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Area endures another round of flooding

Lead Summary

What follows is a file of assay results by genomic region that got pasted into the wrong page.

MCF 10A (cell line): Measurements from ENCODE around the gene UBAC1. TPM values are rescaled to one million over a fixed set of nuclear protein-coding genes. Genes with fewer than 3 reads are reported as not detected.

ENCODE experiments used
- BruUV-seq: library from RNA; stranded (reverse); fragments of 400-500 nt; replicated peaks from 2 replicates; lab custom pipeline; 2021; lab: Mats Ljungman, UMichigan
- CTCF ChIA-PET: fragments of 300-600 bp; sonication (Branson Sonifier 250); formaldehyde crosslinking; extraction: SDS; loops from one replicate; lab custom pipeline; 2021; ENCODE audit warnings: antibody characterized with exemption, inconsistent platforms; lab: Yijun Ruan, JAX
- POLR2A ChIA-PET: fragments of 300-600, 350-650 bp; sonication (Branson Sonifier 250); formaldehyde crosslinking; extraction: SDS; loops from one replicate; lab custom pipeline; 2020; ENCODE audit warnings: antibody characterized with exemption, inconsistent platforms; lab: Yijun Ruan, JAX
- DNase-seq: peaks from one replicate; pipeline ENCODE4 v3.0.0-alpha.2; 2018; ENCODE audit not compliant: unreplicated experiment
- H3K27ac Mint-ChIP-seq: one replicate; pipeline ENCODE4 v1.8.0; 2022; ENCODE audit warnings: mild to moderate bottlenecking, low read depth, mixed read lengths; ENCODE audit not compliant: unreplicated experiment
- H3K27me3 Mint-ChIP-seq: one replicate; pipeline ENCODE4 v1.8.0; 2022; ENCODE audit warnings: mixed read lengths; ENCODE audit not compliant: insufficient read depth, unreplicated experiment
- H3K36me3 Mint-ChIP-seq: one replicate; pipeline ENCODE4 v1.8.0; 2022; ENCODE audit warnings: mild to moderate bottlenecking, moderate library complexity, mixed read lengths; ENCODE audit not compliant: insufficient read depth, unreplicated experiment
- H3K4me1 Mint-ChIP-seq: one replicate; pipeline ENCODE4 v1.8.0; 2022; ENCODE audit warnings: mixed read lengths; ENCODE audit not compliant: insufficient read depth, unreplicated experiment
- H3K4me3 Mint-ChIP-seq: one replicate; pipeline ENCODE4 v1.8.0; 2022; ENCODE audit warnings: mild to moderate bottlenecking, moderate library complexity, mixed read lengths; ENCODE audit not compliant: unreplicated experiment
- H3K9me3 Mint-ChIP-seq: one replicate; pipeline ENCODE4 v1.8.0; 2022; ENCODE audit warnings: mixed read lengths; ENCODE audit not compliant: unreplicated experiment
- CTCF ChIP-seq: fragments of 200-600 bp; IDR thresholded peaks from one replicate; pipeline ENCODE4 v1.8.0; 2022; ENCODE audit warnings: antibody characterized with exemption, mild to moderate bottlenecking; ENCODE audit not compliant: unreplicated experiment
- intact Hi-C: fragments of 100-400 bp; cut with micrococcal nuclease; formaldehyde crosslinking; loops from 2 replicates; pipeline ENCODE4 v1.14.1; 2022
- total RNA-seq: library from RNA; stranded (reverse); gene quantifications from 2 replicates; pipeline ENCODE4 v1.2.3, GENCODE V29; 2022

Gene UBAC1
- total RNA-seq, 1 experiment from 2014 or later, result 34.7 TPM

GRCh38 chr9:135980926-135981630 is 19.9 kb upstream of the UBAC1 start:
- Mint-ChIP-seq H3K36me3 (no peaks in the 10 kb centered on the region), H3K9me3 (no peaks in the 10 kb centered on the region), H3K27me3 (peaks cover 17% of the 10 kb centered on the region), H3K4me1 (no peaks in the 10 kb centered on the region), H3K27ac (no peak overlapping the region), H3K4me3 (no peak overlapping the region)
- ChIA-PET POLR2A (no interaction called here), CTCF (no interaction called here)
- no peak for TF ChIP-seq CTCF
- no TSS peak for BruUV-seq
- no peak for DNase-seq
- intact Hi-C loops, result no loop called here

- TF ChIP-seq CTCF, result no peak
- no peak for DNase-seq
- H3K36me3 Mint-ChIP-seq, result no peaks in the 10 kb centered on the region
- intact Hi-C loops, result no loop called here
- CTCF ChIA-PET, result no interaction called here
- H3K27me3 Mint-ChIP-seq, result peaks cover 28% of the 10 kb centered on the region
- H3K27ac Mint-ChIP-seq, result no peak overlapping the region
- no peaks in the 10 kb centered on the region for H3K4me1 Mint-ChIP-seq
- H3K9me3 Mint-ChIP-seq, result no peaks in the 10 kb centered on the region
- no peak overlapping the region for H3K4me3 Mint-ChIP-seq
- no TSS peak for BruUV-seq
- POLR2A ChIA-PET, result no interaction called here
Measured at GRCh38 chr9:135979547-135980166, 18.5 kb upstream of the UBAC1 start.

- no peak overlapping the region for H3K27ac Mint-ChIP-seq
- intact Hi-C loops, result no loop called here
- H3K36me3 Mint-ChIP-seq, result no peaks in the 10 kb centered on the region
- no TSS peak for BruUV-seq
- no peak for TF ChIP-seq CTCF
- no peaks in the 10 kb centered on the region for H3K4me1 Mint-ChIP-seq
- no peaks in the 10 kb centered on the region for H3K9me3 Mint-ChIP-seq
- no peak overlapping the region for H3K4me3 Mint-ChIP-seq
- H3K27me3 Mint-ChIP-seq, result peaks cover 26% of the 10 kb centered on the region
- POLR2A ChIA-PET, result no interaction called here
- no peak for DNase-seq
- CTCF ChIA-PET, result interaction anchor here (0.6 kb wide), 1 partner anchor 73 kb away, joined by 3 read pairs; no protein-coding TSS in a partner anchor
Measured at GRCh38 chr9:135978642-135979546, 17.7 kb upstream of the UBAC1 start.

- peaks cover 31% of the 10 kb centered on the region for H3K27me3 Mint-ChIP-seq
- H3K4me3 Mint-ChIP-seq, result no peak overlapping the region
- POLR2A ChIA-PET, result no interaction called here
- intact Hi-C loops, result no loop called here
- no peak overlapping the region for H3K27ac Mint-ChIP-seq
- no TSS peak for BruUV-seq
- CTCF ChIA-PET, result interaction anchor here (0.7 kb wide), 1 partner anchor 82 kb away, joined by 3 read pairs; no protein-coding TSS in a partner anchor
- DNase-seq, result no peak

The frustration in Dustin Rolando’s voice came through loud and clear Friday afternoon.Rolando serves as the county engineer for Chickasaw County, and early last week, he felt like the county’s road crews were finally  “getting ahead” when it came to issues caused by the flooding on Aug. 24.And then the county took a giant step backwards on Friday, when up to 5 inches of rain deluged parts of the area.“We felt like we were getting ahead, making some progress,” Rolando said, “and we’re right back where we started.”Numerous roads had to be closed because they were under water, and even those that didn’t flood suffered damage.“I’m sure we’ve lost a ton of rock again,” Rolando said, “and I know of a couple of roads that we had gotten rock on are almost bare again. We just can’t catch a break.”Rolando had estimated that county roads suffered $450,000 worth of damage during the August flooding, and while that number will be lower with this latest round, it doesn’t matter.“We’re doing what we have to do,” Rolando said, “but our budget is shot already. Ten dollars would have been too much.”Chickasaw County Emergency Management Director Ken Rasing said he is hopeful that the county can tie the latest damage amount with the August flooding when it comes to receiving a possible federal disaster declaration.“They don’t usually let you do that because it’s two different storm events,” he said, “but we’re going to definitely try. It feels like our road crews haven’t caught a break here.”Rasing said if there was a silver lining, it was the fact that so many county residents looked out for their neighbors.A portion of Quinlan Avenue was underwater, for example, and two residents blocked each side of the road until road crews could get to the scene.“There wasn’t much left of that road, and if someone had tried to go through it, they would have fallen in,” Rasing said, “but they blocked the road until we got there. That’ neighbors looking out for neighbors.”NEW HAMPTON Superintendent Jay Jurrens said he spent a good portion of Friday morning driving rural roads.He ultimately made the decision that it would be better to keep students in school for the entire day instead of having an “early out.”“It’s always a tough call, but it’s supposed to dry out for a while,” he said late Friday morning, “and we’re hoping that will let the water go down.”The district was able to get most students home, although there were reports of a few buses not being able to get down roads.Still, it’s been the strangest start to the school year in Jurrens’ career.“I know until last month I had never been in a district where we called classes off because of flooding,” he said. “To be back out there today ... it’s just been a strange year.” 

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